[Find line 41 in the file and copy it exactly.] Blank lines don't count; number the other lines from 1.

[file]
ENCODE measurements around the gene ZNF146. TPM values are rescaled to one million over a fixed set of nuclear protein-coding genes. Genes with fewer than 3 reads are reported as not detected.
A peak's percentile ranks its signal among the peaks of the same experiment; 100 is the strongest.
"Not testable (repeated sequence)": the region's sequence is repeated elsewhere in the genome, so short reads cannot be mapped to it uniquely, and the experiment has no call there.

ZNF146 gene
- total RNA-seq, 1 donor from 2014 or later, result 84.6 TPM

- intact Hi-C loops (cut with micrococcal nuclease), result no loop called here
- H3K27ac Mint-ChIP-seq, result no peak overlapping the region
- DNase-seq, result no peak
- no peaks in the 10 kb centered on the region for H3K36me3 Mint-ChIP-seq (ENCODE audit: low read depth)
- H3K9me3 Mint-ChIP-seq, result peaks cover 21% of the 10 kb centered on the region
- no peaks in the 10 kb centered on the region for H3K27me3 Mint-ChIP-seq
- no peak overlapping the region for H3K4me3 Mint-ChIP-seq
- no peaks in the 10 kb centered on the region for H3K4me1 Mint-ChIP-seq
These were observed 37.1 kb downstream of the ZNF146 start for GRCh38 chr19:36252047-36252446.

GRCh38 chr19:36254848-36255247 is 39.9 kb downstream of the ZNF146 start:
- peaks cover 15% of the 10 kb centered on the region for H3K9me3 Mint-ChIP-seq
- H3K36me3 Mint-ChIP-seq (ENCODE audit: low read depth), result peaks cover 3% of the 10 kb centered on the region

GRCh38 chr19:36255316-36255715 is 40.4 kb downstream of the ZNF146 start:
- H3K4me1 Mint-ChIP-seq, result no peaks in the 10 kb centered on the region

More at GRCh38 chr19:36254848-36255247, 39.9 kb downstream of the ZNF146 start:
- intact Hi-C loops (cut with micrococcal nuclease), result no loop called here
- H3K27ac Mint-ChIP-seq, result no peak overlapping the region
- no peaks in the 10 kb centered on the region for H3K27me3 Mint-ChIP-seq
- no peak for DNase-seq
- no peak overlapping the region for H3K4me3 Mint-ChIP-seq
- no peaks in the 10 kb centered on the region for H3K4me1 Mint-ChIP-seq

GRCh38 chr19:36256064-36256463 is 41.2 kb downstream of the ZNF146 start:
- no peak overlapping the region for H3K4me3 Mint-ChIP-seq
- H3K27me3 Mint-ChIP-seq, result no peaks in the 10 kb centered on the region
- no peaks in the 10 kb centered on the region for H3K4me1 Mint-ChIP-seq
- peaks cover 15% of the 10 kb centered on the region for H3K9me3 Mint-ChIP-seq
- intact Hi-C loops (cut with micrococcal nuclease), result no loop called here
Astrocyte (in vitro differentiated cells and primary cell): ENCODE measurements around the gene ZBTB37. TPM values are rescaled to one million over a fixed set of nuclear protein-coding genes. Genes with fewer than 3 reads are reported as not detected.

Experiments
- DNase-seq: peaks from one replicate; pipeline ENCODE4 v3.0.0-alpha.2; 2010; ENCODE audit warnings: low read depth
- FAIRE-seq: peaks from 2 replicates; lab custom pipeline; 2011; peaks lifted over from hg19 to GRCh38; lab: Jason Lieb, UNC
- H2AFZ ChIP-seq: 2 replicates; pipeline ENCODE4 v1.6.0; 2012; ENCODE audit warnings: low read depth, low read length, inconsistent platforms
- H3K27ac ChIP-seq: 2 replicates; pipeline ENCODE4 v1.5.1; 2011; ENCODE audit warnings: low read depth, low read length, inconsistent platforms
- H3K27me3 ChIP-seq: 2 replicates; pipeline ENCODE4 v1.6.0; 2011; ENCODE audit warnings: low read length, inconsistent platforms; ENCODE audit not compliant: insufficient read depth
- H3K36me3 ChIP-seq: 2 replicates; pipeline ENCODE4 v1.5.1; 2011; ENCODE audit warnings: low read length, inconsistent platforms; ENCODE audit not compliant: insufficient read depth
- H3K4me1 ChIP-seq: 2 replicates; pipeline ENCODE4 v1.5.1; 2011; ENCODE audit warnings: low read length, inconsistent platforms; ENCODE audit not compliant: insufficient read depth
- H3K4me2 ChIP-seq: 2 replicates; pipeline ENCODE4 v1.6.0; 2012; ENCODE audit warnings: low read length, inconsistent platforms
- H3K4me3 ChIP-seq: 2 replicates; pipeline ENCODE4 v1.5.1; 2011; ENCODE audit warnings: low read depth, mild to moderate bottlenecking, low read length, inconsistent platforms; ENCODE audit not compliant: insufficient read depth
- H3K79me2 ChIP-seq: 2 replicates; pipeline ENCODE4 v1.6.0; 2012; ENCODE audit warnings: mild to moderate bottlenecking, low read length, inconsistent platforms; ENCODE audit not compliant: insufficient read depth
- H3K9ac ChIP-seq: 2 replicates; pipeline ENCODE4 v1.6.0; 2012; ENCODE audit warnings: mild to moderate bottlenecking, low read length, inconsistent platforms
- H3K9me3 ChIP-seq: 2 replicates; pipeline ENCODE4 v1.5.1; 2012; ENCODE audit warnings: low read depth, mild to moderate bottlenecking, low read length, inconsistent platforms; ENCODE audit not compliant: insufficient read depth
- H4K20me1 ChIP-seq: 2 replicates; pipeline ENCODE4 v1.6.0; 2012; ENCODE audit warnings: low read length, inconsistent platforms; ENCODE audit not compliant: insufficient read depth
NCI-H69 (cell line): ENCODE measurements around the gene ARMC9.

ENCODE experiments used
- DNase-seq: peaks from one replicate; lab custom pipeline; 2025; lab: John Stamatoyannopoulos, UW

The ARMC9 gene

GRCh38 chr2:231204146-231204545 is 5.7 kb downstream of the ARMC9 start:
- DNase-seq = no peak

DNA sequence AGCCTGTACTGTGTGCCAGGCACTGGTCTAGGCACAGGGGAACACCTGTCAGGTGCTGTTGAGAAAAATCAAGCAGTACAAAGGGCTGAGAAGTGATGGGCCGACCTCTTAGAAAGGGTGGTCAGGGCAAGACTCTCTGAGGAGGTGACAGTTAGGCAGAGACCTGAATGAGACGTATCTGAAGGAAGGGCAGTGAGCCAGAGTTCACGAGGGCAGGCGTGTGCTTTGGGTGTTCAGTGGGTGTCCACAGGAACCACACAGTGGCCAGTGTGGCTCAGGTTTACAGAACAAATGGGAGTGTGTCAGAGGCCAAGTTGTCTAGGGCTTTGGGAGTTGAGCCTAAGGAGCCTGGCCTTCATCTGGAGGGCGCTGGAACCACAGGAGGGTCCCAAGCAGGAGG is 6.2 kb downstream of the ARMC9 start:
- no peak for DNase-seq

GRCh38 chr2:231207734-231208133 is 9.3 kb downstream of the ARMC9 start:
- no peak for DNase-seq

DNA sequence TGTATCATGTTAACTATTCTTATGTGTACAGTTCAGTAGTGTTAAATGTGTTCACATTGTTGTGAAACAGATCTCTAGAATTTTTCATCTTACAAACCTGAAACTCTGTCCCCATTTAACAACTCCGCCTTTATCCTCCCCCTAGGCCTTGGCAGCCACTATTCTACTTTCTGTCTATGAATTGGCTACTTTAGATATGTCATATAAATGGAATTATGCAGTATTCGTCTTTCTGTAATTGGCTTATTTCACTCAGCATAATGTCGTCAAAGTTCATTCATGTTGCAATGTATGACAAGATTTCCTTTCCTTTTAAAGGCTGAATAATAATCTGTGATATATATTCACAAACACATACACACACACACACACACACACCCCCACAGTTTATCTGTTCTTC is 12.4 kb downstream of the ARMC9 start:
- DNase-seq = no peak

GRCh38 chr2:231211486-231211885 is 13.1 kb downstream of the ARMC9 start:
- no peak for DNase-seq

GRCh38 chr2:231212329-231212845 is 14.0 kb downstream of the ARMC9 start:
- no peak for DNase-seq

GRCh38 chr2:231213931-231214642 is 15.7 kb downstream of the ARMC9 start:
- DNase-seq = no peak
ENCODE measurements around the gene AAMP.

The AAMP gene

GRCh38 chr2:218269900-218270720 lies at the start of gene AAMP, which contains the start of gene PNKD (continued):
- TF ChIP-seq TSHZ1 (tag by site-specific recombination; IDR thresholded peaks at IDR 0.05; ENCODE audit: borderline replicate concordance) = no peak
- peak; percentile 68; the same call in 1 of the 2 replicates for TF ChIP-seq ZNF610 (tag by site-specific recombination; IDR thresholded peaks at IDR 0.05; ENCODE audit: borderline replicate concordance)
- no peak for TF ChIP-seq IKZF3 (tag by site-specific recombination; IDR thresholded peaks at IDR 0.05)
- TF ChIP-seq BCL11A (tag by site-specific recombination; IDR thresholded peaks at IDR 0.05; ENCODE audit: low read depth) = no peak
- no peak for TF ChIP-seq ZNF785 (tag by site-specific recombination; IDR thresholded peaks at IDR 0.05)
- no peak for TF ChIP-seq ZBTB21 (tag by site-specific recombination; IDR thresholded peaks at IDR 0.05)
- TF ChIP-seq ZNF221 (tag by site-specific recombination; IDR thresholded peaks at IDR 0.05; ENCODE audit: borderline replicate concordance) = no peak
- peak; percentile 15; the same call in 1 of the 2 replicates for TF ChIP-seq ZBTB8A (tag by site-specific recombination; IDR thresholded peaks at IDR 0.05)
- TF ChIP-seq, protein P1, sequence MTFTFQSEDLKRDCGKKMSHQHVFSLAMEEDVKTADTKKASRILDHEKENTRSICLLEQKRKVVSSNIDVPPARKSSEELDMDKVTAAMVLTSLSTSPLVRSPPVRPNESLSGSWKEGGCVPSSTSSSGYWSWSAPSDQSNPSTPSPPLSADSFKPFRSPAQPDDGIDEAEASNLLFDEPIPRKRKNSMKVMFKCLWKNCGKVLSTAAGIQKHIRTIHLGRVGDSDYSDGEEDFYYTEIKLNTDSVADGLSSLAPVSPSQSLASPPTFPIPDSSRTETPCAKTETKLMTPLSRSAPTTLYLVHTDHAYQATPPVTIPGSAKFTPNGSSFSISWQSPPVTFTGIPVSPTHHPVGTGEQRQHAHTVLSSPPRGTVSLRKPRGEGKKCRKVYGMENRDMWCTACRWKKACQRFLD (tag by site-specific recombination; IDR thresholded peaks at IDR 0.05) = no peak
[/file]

- H3K4me1 ChIP-seq: 2 replicates; pipeline ENCODE4 v1.5.1; 2011; ENCODE audit warnings: low read length, inconsistent platforms; ENCODE audit not compliant: insufficient read depth